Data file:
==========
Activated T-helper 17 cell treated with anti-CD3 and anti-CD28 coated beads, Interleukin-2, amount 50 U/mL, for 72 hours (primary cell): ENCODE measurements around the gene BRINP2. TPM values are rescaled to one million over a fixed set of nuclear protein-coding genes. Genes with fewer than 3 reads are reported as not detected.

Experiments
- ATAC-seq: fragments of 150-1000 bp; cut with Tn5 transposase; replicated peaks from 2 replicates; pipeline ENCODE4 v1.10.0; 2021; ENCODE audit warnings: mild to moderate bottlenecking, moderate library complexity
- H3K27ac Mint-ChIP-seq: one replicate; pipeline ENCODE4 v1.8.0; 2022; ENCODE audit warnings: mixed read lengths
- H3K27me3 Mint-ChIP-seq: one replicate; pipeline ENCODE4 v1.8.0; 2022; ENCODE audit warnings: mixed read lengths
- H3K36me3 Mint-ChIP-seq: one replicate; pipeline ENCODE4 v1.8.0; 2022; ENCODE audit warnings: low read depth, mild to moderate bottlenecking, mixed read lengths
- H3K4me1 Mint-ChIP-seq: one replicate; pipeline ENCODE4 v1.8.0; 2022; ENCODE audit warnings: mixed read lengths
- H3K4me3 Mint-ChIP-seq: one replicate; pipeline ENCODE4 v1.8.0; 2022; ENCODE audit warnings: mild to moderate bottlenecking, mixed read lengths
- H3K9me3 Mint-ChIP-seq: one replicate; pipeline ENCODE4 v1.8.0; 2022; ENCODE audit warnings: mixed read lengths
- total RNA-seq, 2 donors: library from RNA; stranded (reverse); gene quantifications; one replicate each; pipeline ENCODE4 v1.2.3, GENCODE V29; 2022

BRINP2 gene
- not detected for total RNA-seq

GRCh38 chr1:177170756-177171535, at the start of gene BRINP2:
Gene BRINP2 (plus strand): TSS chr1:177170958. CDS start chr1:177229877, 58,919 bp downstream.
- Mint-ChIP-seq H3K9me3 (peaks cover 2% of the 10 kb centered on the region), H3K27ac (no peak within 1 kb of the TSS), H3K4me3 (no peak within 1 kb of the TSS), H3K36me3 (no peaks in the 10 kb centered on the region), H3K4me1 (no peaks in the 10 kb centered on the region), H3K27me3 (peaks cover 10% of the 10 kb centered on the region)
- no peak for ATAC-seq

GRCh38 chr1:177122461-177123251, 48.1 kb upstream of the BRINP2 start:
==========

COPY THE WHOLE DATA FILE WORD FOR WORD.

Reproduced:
Activated T-helper 17 cell treated with anti-CD3 and anti-CD28 coated beads, Interleukin-2, amount 50 U/mL, for 72 hours (primary cell): ENCODE measurements around the gene BRINP2. TPM values are rescaled to one million over a fixed set of nuclear protein-coding genes. Genes with fewer than 3 reads are reported as not detected.

Experiments
- ATAC-seq: fragments of 150-1000 bp; cut with Tn5 transposase; replicated peaks from 2 replicates; pipeline ENCODE4 v1.10.0; 2021; ENCODE audit warnings: mild to moderate bottlenecking, moderate library complexity
- H3K27ac Mint-ChIP-seq: one replicate; pipeline ENCODE4 v1.8.0; 2022; ENCODE audit warnings: mixed read lengths
- H3K27me3 Mint-ChIP-seq: one replicate; pipeline ENCODE4 v1.8.0; 2022; ENCODE audit warnings: mixed read lengths
- H3K36me3 Mint-ChIP-seq: one replicate; pipeline ENCODE4 v1.8.0; 2022; ENCODE audit warnings: low read depth, mild to moderate bottlenecking, mixed read lengths
- H3K4me1 Mint-ChIP-seq: one replicate; pipeline ENCODE4 v1.8.0; 2022; ENCODE audit warnings: mixed read lengths
- H3K4me3 Mint-ChIP-seq: one replicate; pipeline ENCODE4 v1.8.0; 2022; ENCODE audit warnings: mild to moderate bottlenecking, mixed read lengths
- H3K9me3 Mint-ChIP-seq: one replicate; pipeline ENCODE4 v1.8.0; 2022; ENCODE audit warnings: mixed read lengths
- total RNA-seq, 2 donors: library from RNA; stranded (reverse); gene quantifications; one replicate each; pipeline ENCODE4 v1.2.3, GENCODE V29; 2022

BRINP2 gene
- not detected for total RNA-seq

GRCh38 chr1:177170756-177171535, at the start of gene BRINP2:
Gene BRINP2 (plus strand): TSS chr1:177170958. CDS start chr1:177229877, 58,919 bp downstream.
- Mint-ChIP-seq H3K9me3 (peaks cover 2% of the 10 kb centered on the region), H3K27ac (no peak within 1 kb of the TSS), H3K4me3 (no peak within 1 kb of the TSS), H3K36me3 (no peaks in the 10 kb centered on the region), H3K4me1 (no peaks in the 10 kb centered on the region), H3K27me3 (peaks cover 10% of the 10 kb centered on the region)
- no peak for ATAC-seq

GRCh38 chr1:177122461-177123251, 48.1 kb upstream of the BRINP2 start: